Do political endorsements by newspapers have much impact? It was debatable even back in the 1980s, when daily circulation stood at about 63 million nationwide, and it’s even more uncertain now that the number has dropped by more than half. But while some people study polls, I watch editorial pages for insight about this vexing Democratic presidential race.
Pete Buttigieg had not received a single endorsement from a daily newspaper until a few days ago when he picked up backing of the San Diego Union-Tribune and then, just days before the Feb. 29 primary, was endorsed by The State, South Carolina’s second largest paper. The former South Bend, Ind., mayor has struggled to gain support from African American voters - the majority in South Carolina. Yet, in backing him The State noted that Democrats have succeeded when they “resisted the temptation to pick status-quo nominees and shown the courage to choose centrist outsiders with fresh, optimistic messages.”
Minnesota Sen. Amy Klobuchar trails badly in national presidential polls, but she’s in first place when it comes to wining support of newspapers. According to my count, of 16 paid-circulation dailies to make endorsements to date, she has been the choice of 10.
In New Hampshire’s primary Klobuchar finished a surprising third - closer to first than to fourth - and generated over $12 million in contributions. It didn’t hurt that in the closing days she was endorsed by the state’s Seacoast Media Group, the Keene Sentinel, and New Hampshire’s largest paper, the Manchester Union Leader.
“The Democratic nominee needs to have a proven and substantial record of accomplishment across party lines,” wrote the Union Leader, citing Klobuchar’s “ability to unite rather than divide, and the strength and stamina to go toe-to-toe with the Tweeter-in-Chief.”
Her earliest endorsement - and perhaps the most valuable - came from The New York Times on Jan. 19. Although the paper split its support between Klobuchar and Massachusetts Sen. Elizabeth Warren, it called Klobuchar “the standard-bearer for the Democratic center.” The editorial praised her as “the very definition of Midwestern charisma, grit and sticktoitiveness.”
In Iowa, Klobuchar picked up endorsements from two dailies, while the state’s largest paper, the Des Moines Register, gave its support to Warren.
There hasn’t been a lot of research regarding the value of print endorsements, but back in 2008 Pew found that only 14 percent of readers indicated that a local newspaper endorsement would be likely to have a positive influence on their votes. In 2016, Hillary Clinton was endorsed by 55 of the nation’s 60 largest papers making endorsements, yet Donald Trump got the last laugh.
However, the more candidates there are in a race, as is the case in current primaries, the more voters pay at least some attention to newspaper recommendations. Editorial boards are able to interview the candidates at length and scrutinize their records and proposals in a way that average voters would find almost impossible to replicate.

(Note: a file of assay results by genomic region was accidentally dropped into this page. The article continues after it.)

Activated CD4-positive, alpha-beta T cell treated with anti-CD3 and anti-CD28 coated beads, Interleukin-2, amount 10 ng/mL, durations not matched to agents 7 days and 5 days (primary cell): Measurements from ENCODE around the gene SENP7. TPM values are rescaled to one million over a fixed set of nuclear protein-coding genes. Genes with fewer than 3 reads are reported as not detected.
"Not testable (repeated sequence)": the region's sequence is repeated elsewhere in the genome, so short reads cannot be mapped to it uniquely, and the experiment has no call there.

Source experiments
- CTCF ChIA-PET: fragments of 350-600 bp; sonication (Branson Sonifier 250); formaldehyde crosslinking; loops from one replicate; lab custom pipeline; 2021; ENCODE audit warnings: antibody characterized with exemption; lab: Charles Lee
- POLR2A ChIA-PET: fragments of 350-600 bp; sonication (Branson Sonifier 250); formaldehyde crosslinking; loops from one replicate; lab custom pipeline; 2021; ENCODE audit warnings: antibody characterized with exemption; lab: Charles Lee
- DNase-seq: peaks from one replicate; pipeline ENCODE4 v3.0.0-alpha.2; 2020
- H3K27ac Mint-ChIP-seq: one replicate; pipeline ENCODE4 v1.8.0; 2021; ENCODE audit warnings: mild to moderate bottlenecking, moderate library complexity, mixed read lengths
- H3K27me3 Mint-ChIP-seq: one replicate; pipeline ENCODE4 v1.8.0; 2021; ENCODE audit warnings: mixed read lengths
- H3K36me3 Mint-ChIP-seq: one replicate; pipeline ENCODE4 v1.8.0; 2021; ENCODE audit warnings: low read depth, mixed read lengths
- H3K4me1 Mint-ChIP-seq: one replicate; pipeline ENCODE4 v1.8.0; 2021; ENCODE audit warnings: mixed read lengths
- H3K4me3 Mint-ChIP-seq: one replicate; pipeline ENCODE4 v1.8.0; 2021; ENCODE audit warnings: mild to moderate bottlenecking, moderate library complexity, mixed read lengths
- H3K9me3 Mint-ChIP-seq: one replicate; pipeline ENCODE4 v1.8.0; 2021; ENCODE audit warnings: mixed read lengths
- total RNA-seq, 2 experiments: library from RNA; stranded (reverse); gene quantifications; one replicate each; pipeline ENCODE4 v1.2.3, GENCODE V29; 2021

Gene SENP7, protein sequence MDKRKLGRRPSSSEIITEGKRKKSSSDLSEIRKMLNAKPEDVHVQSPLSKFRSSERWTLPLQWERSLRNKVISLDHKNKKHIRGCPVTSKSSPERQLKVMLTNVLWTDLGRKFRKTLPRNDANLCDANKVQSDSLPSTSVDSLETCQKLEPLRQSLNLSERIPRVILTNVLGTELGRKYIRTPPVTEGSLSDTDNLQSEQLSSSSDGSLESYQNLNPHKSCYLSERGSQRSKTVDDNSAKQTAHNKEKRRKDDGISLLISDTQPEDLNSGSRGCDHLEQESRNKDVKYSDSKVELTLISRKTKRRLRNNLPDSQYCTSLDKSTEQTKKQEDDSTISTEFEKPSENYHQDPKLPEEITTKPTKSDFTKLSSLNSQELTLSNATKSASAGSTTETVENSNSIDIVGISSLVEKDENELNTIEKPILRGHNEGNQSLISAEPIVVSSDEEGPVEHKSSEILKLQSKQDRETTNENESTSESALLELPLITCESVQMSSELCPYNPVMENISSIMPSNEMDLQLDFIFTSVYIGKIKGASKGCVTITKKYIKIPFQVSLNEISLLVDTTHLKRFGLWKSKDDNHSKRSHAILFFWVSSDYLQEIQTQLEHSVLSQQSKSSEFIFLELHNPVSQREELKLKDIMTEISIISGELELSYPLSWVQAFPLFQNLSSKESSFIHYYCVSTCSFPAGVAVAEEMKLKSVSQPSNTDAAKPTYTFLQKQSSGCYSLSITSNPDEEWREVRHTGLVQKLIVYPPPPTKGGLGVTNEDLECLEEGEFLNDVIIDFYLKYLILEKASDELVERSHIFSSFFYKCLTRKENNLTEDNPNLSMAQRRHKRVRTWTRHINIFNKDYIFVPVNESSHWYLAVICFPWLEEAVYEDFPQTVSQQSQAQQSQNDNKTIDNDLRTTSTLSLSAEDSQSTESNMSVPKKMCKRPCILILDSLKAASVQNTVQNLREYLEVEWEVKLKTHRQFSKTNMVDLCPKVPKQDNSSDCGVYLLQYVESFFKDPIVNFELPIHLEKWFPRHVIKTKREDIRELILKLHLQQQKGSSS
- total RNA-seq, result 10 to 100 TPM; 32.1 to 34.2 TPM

As the 2020 campaign moved to Nevada for caucuses on Feb. 22, Klobuchar, along with Joe Biden, picked up the endorsement of the Las Vegas Sun. Klobuchar “possesses both the appetite and ability to return us to our finest America,” the paper wrote. “We have no doubt that she is a unity candidate for the Democrats.”
On Super Tuesday, March 3, the two biggest states in play are California and Texas. The San Francisco Chronicle as well as The San Jose Mercury News, powerful voices in the Bay Area and in Silicon Valley, endorsed Klobuchar. The Mercury News called her “someone who can change the tone and tenor of our national politics.” In Texas, she received backing from The Houston Chronicle, which concluded, “It’s time for Democrats to look beyond fiery speeches, beyond big ticket promises devoid of price tags, and if possible, beyond the cinematic beckoning of that billionaire button-down Messiah stalking your smartphone, and ask: Who can really get things done?”
I’m convinced that newspaper endorsements - distributed widely by campaign operatives - carry weight that goes beyond paid circulation. In the current race, many Democrats are torn and thirsting for persuasive rationale.
One caveat to the above: News organizations should never issue a split endorsement, as The Times and Sun have done this year. It’s cowardly. Moreover, it shirks the very responsibility that editorial boards are taking on in the first place. Don’t give us 2,000-words of analysis and then conclude by saying we should flip a coin.
But what if I’m mistaken and few people care about newspaper endorsements? OK, then let’s think of these editorial boards not as influencers but as early deciders. They’re looking at the same field that we’re all studying - only sooner in the process and in greater detail. Perhaps their “votes” are prescient.
Editorial boards are nearly unanimous in advocating a center-left choice, not an ultra-progressive. That view might yet be worth more than the paper it’s written on.
Peter Funt is a writer and speaker.